Saturday, 21 February 2015

The Pilgrimage

There is definitely a hint of spring in the air. It's still cold, but nothing like the ice and snow of a few weeks ago. So today, I decided to make a pilgrimage to the only climb anywhere near where I live that comes close to reproducing some of the feel of an Alpine col.

The climb up from West Dean village to the top of West Dean hill has lots of the characteristics found in the Alps. It's just a lot shorter. It's over 20 miles from where I live, so there is plenty of opportunity to warm up, and plenty of shorter climbs on the way to keep things interesting.

Leaving West Dean, the road kicks up for a short distance, hitting 8% or so before flattening out at a road junction. Turning onto the hill, the gradient starts out at a fairly comfortable 5 or 6% for a kilometer or so, until a hairpin is reached, leading onto a ramp of about 0.5 km. At this point the road kicks immediately up to 10% and stays there for a while, before gradually steepening, reaching 14% for the last third or so. As the gradient eases at the top, the road swings left before plunging down the far side. Reaching the top, I turned round and headed back. The round trip is nearly 45 miles, quite enough for an early season ride. It's a great climb, though.

Sunday, 15 February 2015

Finding Climbs

We're well into 2015 now. The days are starting to lengthen significantly, and thoughts are turning to the summer. We're going back to the Alps again this year, with a new set of climbs to try.

One of the difficulties in preparing for Alpine climbs is in finding anything comparable in the South of England. The best I've found so far, near where I live, is on a 40 mile loop. There are couple of sections on this ride that provide significantly long climbs, albeit at moderate overall gradients.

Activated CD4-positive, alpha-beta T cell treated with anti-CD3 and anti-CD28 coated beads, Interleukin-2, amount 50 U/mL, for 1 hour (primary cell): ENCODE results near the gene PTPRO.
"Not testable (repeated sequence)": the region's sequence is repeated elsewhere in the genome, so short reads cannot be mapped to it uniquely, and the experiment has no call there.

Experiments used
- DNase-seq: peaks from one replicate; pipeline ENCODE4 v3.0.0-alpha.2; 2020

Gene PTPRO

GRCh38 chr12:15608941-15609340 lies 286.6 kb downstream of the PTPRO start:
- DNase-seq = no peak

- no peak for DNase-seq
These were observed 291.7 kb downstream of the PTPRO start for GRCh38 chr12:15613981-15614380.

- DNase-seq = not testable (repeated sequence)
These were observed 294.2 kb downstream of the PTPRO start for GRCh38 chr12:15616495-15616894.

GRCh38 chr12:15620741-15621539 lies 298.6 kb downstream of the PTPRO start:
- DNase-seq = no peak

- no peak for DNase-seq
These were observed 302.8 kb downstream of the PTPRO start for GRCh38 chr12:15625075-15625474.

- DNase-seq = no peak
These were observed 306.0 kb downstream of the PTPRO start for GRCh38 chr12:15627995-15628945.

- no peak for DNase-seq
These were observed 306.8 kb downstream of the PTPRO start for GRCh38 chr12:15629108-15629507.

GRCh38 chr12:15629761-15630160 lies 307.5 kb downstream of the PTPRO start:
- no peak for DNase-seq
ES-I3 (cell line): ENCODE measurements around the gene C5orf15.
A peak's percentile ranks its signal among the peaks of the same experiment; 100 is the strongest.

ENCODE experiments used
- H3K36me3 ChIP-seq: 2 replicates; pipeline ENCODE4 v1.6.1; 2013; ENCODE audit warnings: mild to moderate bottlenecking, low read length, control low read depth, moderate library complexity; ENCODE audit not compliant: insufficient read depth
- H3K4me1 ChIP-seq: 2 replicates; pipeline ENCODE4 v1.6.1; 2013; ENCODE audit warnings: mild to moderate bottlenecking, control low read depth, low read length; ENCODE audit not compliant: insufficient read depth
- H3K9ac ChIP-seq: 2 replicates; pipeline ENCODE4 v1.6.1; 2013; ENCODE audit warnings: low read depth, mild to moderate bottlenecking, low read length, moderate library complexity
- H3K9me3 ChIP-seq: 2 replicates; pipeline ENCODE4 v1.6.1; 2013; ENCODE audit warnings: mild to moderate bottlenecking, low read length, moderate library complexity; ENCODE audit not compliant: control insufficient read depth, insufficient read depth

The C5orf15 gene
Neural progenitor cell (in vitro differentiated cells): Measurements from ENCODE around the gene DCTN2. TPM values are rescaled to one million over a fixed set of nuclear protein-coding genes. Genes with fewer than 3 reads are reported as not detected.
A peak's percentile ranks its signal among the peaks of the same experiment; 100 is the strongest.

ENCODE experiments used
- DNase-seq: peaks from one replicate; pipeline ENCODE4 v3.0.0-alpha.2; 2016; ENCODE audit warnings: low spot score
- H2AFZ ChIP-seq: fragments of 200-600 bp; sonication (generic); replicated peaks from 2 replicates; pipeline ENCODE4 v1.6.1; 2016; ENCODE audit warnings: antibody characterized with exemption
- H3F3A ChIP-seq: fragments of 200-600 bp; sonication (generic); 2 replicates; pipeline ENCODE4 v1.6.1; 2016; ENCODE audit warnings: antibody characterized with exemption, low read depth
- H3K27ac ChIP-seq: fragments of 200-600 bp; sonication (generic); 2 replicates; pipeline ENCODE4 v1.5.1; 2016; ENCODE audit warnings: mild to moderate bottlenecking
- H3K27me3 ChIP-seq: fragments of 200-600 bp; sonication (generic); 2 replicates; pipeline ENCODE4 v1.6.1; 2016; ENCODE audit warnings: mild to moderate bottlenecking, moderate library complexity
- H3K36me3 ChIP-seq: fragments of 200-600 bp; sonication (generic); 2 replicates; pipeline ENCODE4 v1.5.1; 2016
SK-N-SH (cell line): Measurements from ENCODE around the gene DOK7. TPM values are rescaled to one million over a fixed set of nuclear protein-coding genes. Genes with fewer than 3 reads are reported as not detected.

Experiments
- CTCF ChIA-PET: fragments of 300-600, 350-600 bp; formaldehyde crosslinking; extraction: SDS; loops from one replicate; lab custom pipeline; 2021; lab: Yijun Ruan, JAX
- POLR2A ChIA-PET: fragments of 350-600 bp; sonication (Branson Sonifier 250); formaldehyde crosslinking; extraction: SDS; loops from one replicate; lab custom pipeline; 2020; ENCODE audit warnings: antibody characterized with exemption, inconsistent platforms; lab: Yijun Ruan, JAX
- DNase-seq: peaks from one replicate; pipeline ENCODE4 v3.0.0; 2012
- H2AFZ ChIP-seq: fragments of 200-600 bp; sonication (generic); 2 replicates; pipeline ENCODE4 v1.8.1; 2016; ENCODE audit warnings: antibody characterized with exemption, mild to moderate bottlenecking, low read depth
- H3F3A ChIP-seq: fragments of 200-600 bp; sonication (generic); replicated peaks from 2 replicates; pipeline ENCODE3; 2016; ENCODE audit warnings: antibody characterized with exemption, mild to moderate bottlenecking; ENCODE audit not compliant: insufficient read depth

The frst starts in the village of Easton, just to the east of Winchester. A short steep climb leads out of the village onto the top of the downs, then flattens for a while before ramping up again to the top of Cheesefoot Head. In the 7km or so the total height gain is only around 150m, but Cheesefoot Head is a decent climb that is a good work out if taken at reasoable speed.

The second climb starts in the village of Ovington, just to the west of Alresford. Alresford is a pretty market town that is one end of the Watercress line, a preserved steam railway. A short, steep ramp leads away from Ovington, and, after a brief drop, a gentle climb leads into Alresford itself. Once through Alresford, which can resemble a car park on weekends and holidays, the climb to Bighton is moderate, with some steeper sections. From Bighton, the climb steepens for a while, before a short respite. Just before the village of Medstead, the climb steepens once again, hitting 10%, a sting in the tail before reaching the top in the village itself.

Neither of these climbs is anything like Alpe d'Huez or the Col du Galibier, of course. But it is possible to get some level of preparation by riding them in a gear that is slightly higher than optimal, rehearsing the kind of low cadence, high torque effort that is needed when you run out of gears in the mountains